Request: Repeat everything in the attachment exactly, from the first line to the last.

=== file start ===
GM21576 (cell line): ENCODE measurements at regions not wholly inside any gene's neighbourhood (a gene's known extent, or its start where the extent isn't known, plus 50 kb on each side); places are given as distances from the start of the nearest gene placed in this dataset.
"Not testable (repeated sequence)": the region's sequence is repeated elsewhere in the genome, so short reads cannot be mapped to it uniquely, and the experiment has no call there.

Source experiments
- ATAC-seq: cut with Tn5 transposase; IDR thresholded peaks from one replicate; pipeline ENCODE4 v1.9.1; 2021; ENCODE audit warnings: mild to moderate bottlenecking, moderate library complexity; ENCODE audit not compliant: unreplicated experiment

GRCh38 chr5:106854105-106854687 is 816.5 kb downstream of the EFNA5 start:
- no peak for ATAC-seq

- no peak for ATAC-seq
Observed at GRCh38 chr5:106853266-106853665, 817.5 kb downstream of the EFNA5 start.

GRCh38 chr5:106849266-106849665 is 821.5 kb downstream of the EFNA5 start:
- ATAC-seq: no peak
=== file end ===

GM21576 (cell line): ENCODE measurements at regions not wholly inside any gene's neighbourhood (a gene's known extent, or its start where the extent isn't known, plus 50 kb on each side); places are given as distances from the start of the nearest gene placed in this dataset.
"Not testable (repeated sequence)": the region's sequence is repeated elsewhere in the genome, so short reads cannot be mapped to it uniquely, and the experiment has no call there.

Source experiments
- ATAC-seq: cut with Tn5 transposase; IDR thresholded peaks from one replicate; pipeline ENCODE4 v1.9.1; 2021; ENCODE audit warnings: mild to moderate bottlenecking, moderate library complexity; ENCODE audit not compliant: unreplicated experiment

GRCh38 chr5:106854105-106854687 is 816.5 kb downstream of the EFNA5 start:
- no peak for ATAC-seq

- no peak for ATAC-seq
Observed at GRCh38 chr5:106853266-106853665, 817.5 kb downstream of the EFNA5 start.

GRCh38 chr5:106849266-106849665 is 821.5 kb downstream of the EFNA5 start:
- ATAC-seq: no peak